Monday, 9 September 2019

Organisation and Play in Education

"Play" in learning has become a dominant theme among pedagogical innovators in recent years. Far from the stuffy lecture halls, the enthusiasts of play will bring out the Lego and Plasticine as a way of motivating engagement from staff and students. Sometimes, the "play" objects are online. Often it is staff who are exhorted to play with their students, and I've done a fair bit of this myself in the past - most recently on the Global Scientific Dialogue (GSD) course at the Far Eastern Federal University in Russia.

I first encountered playful learning approaches in three brilliant conferences of the American Society for Cybernetics which were organised by the late Ranulph Glanville. I was initially skeptical at first, but on reflection I found that these conferences deeply influenced my thinking about what happens in not only in scientific conferences, but also in educational experience. The last of these ASC conferences, which took place in Bolton, UK, was the subject of a film, and the concept of the conference led to a book. There was lots of music (participants had to bring a home-made musical instrument). The previous conference featured the great American composer Pauline Oliveros, who had a bunch of engineers and cyberneticians singing every morning around the swimming pool of the hotel we stayed in the Midwest!

In 2018 I organised the Metaphorum conference in Liverpool, and attempted to bring a more playful approach encouraging delegates not to "talk at" each other when presenting their ideas, but to organise an activity. This conference was attended by two academics from Russia, and the experience of it led directly to the design of the Global Scientific Dialogue module: a course like a conference, a conference with a set of activities and lots of discussion, focused on science and technology.

The important point about this approach to pedagogy (and to conferences) is that "play" is not an end in itself. As an end in itself, play is empty - and there is nothing worse that being forced to play when you either don't want to, or can't see the point. Games only work when people want to play - and overwhelmed academics are sometimes understandably sceptical about the pedagogical exhortation to "get out the Lego".

So what is play about?

Fundamentally, it is about organising conversations. More specifically, it concerns creating the conditions for conversations which would not otherwise occur within the normal contexts of education. This is what matters, because the "normal contexts" create barriers between people and ideas which shouldn't be there, or at least should be challenged. Play does this by introducing uncertainty into the educational process. In an environment where everyone - teachers and learners together - are uncertain, they have to find new ways of organising themselves to express their uncertainty, and coordinate their tenuous understanding with others.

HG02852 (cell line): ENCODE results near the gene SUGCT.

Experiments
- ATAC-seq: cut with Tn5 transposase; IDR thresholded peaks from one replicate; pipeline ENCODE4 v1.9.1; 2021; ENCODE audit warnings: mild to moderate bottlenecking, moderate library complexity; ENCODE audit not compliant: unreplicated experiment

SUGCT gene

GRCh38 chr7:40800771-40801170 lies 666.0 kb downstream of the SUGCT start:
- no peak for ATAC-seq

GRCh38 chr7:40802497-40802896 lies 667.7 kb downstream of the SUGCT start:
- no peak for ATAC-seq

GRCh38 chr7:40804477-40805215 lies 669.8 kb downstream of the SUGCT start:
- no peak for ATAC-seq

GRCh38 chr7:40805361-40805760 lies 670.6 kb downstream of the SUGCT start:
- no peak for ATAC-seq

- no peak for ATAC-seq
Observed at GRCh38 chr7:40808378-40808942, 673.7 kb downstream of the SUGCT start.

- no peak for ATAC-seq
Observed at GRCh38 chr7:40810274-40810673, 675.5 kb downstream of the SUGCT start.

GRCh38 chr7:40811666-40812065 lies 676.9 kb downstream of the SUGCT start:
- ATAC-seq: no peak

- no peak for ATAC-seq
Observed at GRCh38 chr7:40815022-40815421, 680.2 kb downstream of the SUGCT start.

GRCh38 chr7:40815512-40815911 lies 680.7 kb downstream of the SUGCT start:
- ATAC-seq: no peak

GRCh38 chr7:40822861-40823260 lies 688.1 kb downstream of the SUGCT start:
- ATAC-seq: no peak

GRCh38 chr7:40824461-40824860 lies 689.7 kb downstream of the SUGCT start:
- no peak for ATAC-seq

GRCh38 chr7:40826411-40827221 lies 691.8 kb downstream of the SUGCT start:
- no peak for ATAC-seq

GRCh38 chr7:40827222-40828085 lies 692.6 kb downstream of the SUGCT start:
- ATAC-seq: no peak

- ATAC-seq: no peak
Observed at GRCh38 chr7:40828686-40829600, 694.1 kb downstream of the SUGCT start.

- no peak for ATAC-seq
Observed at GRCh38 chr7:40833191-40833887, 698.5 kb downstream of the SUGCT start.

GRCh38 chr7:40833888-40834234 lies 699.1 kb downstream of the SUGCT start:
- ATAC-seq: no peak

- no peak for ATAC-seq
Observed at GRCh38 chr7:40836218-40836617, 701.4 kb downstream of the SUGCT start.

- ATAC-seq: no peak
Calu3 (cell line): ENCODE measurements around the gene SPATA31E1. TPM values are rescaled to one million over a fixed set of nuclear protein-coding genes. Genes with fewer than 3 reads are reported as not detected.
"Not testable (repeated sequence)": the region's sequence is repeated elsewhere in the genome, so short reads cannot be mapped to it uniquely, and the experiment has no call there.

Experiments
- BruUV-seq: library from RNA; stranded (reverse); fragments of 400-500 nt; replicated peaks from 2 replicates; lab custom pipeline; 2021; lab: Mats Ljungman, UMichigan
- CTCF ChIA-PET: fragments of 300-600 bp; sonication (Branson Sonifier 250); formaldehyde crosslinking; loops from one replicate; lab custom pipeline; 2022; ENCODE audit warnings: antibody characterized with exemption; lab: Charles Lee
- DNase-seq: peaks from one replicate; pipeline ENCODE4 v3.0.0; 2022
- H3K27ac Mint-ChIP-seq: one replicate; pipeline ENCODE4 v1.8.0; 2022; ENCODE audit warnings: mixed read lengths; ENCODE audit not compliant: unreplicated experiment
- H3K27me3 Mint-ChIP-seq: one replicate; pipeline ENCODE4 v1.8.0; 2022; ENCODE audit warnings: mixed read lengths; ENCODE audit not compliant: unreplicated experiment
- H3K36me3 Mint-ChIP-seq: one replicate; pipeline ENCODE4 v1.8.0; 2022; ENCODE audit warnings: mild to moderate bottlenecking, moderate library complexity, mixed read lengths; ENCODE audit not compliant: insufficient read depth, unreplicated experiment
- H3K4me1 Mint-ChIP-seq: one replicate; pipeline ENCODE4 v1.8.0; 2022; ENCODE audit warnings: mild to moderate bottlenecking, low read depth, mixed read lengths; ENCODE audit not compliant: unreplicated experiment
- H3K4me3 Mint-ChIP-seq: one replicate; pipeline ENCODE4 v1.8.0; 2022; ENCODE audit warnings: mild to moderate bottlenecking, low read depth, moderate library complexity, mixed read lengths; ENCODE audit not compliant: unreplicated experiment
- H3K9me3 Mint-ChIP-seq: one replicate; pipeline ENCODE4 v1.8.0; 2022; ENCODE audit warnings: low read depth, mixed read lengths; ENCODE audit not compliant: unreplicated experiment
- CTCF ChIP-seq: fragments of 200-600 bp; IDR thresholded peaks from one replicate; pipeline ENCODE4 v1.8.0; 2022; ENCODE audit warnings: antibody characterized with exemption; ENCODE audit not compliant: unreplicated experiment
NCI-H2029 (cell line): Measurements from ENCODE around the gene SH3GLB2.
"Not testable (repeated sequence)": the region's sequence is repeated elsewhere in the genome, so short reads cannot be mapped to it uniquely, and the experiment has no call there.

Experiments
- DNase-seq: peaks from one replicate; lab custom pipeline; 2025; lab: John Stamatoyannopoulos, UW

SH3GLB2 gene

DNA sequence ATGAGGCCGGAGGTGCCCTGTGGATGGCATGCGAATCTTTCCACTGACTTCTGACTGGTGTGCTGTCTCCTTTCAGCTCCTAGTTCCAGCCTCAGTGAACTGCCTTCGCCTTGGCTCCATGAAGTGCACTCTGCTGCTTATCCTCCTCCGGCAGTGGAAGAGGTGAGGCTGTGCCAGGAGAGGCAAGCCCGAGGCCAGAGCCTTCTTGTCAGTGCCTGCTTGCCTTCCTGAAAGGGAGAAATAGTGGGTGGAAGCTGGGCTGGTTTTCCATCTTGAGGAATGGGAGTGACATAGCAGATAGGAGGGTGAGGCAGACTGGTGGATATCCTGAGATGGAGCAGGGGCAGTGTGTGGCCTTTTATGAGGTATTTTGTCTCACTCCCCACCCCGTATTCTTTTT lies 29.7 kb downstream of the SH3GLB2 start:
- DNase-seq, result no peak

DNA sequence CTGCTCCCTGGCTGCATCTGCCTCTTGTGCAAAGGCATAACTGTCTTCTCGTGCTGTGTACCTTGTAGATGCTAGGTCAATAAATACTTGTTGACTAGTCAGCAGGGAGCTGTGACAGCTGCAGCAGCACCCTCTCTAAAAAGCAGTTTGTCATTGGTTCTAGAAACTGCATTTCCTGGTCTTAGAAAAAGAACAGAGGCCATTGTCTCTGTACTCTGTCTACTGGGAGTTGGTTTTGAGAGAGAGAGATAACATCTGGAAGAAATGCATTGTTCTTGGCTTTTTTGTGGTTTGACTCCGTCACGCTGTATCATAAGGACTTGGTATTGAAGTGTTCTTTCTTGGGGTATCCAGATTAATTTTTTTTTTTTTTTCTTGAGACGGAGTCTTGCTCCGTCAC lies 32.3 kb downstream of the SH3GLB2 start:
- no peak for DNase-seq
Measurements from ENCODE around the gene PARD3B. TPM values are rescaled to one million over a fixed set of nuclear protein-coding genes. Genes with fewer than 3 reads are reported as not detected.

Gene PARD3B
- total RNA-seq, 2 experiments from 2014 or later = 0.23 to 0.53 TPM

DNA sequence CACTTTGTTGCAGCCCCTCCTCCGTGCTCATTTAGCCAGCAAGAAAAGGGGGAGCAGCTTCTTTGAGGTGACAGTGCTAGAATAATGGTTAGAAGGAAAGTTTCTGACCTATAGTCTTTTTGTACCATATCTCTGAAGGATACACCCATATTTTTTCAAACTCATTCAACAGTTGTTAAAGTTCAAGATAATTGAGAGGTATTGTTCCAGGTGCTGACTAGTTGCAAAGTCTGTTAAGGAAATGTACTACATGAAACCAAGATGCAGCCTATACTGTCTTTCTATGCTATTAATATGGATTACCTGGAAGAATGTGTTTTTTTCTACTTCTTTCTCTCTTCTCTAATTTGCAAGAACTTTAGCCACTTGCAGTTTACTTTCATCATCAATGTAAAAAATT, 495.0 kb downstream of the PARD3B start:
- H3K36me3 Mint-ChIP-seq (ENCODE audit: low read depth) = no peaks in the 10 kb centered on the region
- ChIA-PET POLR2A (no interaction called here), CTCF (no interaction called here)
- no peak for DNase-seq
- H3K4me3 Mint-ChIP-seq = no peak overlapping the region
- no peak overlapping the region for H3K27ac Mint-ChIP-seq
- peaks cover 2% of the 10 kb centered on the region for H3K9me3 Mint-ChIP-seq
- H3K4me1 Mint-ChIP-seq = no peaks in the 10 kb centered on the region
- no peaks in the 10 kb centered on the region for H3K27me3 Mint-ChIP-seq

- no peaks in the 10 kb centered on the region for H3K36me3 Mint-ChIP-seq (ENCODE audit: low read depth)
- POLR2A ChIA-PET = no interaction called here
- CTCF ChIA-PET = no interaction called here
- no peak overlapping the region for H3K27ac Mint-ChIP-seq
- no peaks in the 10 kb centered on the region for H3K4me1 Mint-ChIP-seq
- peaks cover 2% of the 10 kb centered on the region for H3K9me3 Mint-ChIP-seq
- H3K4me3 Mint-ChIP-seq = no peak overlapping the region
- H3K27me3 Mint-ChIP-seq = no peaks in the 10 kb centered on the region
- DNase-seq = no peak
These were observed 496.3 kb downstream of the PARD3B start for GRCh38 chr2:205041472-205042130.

The organisational reasons for introducing play are to break down barriers and to create the conditions for new conversations. On the Global Scientific Dialogue module, this is precisely how it works, and the elements of uncertainty which are amplified are not just contained in the activities, but in the content which draws on current science and technology about which nobody is certain. Inevitably, everyone - learners and teachers - are in the same boat, and what happens is a kind of social reconfiguration.

However, if play is imposed on the unwilling, then it reinforces barriers between the pedagogical idealists and exhausted teachers struggling to manage their workload. This raises the question as to how an organisational intervention might serve the purpose of reorganising relationships between exhausted academics in such a way that the underlying causes of exhaustion might be reconceived and addressed together.

In the final analysis, effective play is the introduction of a particular set of constraints within which the reorganisation that we call "learning" occurs. But every teacher knows they can get their constraints wrong, and it can have an oppressive effect. Play in itself cannot be the thing to aim for. Like all teaching, the effective manipulation of constraints, or the effective organisation of contexts for learning conversations is what matters. The magic of this is that in coordinating this, teachers reveal their understanding of the world, their students and themselves. 

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